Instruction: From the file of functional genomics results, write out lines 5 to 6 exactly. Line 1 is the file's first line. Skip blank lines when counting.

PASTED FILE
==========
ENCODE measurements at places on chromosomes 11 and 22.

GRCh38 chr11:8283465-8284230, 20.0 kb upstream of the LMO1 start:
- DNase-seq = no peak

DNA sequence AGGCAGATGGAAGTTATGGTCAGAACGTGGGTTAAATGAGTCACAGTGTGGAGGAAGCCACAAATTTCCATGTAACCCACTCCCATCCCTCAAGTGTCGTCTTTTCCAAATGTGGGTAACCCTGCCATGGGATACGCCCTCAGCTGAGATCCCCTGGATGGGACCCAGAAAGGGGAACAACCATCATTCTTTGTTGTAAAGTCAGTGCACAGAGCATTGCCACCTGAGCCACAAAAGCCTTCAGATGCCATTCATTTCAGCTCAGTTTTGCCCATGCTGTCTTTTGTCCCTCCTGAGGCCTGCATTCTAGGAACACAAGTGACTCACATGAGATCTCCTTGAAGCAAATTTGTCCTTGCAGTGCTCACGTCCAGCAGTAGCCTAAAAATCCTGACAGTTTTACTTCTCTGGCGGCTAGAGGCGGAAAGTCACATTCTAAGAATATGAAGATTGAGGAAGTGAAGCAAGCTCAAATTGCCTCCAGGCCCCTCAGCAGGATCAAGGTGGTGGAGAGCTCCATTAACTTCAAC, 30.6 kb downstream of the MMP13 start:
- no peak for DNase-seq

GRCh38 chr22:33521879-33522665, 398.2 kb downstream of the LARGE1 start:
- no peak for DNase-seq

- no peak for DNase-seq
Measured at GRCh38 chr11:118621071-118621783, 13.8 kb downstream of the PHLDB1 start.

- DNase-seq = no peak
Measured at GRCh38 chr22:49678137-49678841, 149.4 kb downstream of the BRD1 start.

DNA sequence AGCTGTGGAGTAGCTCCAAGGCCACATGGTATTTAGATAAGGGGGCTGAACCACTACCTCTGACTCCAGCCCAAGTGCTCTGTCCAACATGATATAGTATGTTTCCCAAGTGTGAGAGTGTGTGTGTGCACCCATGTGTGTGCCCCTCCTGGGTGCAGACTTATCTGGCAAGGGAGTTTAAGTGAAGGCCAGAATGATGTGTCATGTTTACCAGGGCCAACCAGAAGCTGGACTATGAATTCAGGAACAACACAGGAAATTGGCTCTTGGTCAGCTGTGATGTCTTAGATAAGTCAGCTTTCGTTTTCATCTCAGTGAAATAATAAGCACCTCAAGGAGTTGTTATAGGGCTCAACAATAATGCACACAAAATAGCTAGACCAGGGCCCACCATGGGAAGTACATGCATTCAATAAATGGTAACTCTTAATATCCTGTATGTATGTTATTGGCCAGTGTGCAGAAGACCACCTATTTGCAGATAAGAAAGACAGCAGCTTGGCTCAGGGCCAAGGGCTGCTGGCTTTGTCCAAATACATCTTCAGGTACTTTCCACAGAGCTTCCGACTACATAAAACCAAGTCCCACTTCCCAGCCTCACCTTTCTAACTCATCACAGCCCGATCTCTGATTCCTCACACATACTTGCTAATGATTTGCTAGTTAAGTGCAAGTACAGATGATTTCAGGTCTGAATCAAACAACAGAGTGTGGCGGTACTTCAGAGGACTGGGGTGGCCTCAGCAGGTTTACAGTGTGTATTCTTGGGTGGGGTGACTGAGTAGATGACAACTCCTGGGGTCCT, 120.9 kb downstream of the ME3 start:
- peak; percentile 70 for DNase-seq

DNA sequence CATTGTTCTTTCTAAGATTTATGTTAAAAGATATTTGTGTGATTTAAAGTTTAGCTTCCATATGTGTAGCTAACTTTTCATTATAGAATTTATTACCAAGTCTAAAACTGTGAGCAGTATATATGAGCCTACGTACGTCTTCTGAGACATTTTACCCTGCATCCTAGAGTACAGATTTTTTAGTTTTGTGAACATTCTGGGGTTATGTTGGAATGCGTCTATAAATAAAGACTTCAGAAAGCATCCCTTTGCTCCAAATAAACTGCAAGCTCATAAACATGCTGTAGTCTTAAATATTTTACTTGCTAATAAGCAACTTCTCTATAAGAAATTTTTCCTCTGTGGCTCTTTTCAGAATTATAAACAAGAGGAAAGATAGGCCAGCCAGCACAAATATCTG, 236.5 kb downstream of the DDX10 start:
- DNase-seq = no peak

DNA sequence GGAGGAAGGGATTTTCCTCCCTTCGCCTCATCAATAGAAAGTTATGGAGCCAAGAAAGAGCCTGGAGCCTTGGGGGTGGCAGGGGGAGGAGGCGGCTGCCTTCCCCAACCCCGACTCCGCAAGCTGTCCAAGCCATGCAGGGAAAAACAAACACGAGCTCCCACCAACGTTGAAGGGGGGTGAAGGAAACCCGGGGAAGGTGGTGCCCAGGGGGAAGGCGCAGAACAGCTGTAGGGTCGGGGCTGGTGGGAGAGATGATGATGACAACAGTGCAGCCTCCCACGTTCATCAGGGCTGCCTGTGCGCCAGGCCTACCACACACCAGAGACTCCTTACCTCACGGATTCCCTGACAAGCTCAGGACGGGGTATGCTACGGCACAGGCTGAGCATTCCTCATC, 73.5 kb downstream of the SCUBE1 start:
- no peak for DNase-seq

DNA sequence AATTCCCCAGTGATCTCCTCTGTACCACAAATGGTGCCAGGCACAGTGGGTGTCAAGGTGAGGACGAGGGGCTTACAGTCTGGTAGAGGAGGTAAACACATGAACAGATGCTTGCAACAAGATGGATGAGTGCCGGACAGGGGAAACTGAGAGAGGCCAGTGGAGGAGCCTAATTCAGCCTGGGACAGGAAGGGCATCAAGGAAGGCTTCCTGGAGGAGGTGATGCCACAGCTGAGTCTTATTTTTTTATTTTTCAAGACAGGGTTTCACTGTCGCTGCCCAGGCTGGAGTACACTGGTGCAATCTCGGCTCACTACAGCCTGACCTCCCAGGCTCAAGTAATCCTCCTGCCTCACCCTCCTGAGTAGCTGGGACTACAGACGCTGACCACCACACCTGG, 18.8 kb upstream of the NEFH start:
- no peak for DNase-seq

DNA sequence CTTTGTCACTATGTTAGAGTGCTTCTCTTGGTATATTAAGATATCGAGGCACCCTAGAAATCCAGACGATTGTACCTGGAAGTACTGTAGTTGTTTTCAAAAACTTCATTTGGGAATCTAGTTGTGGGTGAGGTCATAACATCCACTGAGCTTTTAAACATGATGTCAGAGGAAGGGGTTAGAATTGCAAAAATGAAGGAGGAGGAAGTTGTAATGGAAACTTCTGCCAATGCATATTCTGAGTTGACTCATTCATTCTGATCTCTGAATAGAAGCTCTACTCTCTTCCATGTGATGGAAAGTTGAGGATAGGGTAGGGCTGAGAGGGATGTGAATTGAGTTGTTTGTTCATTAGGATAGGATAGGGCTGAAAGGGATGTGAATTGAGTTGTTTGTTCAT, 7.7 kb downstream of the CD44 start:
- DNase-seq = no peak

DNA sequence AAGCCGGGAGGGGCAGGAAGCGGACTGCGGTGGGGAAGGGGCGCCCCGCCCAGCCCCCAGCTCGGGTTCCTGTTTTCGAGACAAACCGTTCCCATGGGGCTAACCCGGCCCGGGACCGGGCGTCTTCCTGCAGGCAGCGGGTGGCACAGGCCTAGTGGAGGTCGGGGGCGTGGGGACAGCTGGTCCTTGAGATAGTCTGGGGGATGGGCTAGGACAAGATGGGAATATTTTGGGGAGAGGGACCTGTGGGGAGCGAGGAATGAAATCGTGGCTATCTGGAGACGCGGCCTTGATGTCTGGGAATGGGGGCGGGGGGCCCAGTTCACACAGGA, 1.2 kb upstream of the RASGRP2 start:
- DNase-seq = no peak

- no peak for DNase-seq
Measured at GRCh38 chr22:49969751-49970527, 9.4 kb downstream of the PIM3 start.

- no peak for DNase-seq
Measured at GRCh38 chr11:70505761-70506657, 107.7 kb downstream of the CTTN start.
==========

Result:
- no peak for DNase-seq

GRCh38 chr22:33521879-33522665, 398.2 kb downstream of the LARGE1 start: